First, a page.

Market volatility not only affects portfolio balances but can also significantly increase client anxiety. While building a retirement plan and optimizing an investment strategy may be the best way to rationally ensure financial security in an uncertain environment, client anxiety impacts client emotions that affect planning choices. How do high-anxiety clients behave, and how can a financial professional actively address how they feel as well as how they invest? The answers to these questions can have lasting implications for your relationships.
Volatility can strike at any time. And when it does, constant reports of “bad news” can result in heightened fear and anxiety among investors.
How does client anxiety affect financial planning and the financial professional-client relationship? While there are physical, emotional, and cognitive impacts, there are also behavioral dimensions that financial professionals should recognize and attempt to manage. Helping clients address their anxiety results in a deeper client-financial professional relationship and helps clients more effectively pursue their wealth management goals.
Three Behavioral Patterns to Watch for:
A step-by-step approach to communication will produce both an effective plan for the client and a means to mitigate high anxiety.
Anxiety-ridden clients are more likely to allocate their attention to negative information. Given the choice between information that may support an optimistic interpretation of events or data that paints a dour future, the anxiety-influenced client will choose to focus on threatening information. In some cases, they may even seek negative information to support their growing belief that poor results are the likely outcomes of nearly any action. For example, rather than seeking to learn more about a firm or a fund that has growth potential, consumers feeling anxiety will want more information about a recent jobs report showing a downward trend or to discuss the impact of uncertain foreign markets on the performance of the U.S. economy.
In addition to how anxiety-ridden clients allocate their attention, anxious clients also process alternative viewpoints or complex issues differently. Data that are not crystal clear are more likely to be seen as bad or even threatening news. And what can be more ambiguous than the “future?”
Even when the economy is thriving, the media seem to delight in finding a reason why the good times won’t continue. Positive economic reports are often downplayed in favor of the not-so-bright side. Is it any wonder why investors are left feeling uneasy?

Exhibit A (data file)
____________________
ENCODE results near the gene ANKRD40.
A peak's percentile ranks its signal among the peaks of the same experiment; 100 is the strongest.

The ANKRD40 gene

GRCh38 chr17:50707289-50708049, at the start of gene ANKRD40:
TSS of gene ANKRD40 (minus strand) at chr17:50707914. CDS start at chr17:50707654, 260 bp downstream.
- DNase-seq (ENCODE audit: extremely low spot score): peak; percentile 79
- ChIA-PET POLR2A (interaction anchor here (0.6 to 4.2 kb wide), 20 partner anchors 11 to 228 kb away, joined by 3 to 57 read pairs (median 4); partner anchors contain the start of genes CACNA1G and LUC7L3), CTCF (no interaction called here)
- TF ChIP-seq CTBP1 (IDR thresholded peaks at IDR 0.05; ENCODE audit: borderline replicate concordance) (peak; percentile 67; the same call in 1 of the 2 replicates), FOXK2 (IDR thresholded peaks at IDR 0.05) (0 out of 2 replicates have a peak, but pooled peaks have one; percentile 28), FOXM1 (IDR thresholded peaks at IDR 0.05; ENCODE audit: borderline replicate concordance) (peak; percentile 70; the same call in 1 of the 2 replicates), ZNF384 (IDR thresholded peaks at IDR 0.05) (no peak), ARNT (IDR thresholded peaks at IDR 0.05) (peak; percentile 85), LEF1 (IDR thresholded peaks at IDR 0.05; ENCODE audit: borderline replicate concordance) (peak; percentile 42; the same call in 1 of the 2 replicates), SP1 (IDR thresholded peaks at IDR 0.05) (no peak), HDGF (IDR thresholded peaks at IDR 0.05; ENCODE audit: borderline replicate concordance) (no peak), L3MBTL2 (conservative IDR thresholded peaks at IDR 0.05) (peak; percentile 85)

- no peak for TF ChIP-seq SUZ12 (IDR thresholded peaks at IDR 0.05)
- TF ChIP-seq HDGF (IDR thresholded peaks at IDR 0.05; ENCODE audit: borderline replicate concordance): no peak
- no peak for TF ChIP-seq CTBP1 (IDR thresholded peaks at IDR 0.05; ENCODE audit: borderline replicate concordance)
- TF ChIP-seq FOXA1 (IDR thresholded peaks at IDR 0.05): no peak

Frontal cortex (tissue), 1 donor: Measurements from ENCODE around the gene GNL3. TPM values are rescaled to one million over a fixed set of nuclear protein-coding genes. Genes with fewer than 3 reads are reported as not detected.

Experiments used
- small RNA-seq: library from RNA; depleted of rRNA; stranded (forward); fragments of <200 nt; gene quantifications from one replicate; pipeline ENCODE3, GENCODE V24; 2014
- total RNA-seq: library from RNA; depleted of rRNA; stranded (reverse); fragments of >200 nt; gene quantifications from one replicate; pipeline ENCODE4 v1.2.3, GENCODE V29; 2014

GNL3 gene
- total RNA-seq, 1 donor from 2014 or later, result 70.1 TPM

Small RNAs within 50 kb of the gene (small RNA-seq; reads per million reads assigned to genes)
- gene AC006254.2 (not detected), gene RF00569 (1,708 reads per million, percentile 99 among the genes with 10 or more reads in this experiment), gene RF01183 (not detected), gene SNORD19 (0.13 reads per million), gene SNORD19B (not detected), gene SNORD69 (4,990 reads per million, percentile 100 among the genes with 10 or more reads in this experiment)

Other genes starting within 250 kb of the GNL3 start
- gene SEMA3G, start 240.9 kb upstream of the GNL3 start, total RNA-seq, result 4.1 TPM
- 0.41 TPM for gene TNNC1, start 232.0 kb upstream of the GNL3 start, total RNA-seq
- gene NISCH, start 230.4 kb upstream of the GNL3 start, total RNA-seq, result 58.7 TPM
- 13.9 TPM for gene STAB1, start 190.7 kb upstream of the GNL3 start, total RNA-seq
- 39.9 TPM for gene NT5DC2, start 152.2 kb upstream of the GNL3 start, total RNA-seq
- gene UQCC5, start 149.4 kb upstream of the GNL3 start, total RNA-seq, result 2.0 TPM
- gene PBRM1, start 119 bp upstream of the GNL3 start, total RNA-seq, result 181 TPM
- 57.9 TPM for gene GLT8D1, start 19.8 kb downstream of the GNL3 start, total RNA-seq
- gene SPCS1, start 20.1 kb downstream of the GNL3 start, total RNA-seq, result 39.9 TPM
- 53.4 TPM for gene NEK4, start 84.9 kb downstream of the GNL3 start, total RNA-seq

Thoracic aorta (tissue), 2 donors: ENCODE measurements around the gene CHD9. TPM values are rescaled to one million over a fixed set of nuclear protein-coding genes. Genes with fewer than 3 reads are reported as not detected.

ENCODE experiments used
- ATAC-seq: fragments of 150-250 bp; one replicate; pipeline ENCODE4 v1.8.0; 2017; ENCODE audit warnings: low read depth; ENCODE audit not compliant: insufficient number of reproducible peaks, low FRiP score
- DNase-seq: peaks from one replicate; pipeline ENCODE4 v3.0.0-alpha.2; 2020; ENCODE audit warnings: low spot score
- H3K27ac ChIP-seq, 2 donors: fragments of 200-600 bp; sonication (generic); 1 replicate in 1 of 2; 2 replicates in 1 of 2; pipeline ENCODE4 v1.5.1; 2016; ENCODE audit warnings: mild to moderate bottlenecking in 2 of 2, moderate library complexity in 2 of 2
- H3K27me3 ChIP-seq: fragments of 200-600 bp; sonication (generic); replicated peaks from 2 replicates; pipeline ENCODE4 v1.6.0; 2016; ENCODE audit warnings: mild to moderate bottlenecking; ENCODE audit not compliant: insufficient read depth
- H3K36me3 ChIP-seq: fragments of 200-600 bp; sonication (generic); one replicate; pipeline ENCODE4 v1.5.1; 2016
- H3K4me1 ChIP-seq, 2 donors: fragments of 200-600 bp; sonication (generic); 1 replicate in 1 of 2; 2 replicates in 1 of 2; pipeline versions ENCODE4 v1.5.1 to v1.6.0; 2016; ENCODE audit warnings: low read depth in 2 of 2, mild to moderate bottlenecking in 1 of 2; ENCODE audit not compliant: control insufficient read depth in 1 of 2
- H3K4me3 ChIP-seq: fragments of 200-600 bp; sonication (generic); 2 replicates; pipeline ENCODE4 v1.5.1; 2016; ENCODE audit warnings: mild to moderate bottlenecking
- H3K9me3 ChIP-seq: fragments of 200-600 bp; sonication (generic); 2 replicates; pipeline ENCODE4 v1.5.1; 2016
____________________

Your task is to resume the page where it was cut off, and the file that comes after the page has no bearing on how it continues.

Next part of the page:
Financial planning is inherently ambiguous. Despite their inherent complexity, models of “future” performance are… well, models of what might be with varying degrees of confidence. A nervous client’s initial “gut check” will interpret that inherent ambiguity and margin of error, even with the best expert’s guidance, as a greater probability of a negative outcome.
Social and behavioral scientists refer to how alternatives or issues are presented as “framing.” For example, consider these two questions you could ask a client: “Would you consider moving to a different state in retirement?” vs. “Which state are you considering for retirement?” Both questions address the same issue, but the first is more passive and leaves open a range of possibilities for retirement living, while the second implies that the client is moving—only the destination is uncertain.
Clients trying to manage anxiety are more likely to “frame” their objectives from a fear or heightened loss-aversion perspective. In short, a client that is wrought with anxiety is trying to mitigate risk, not plan for the future.
Therefore, they will ask questions or assess possible strategies with expectations based not on financial objectives or future life plans, but on fears felt today. A common dictum by today’s client is “Just don’t lose it!” rather than “How do we grow it?”
Expect Anxiety to Remain High
Just as a good doctor knows how to treat the whole patient, rather than just a condition, financial professionals must be prepared to actively address how their clients feel as well as how they invest. Client anxiety has remained high because of things such as political dysfunction, climate change, and a pandemic.
This pattern of events suggests that investor anxiety may remain elevated or even increase.1 Clients who no longer open statement envelopes, ignore phone calls, or choose cash investments are perhaps the most anxiety-ridden, while those who still engage with their professionals or at least open the mail are still in a state of high anxiety.
Financial professionals must acknowledge this continuing fear in the marketplace and seek opportunities to check in with clients to show they care. They can help clients and their families cope by developing new narratives and tools to explain market realities to counter negative bias, and by offering products that respond to their clients’ needs to balance risk with growth.
How to Help Clients Manage Their Anxiety
1Source: MIT AgeLab, 2016. The MIT AgeLab is not an affiliate or subsidiary of Hartford Funds.
Your session has expired. Please login again.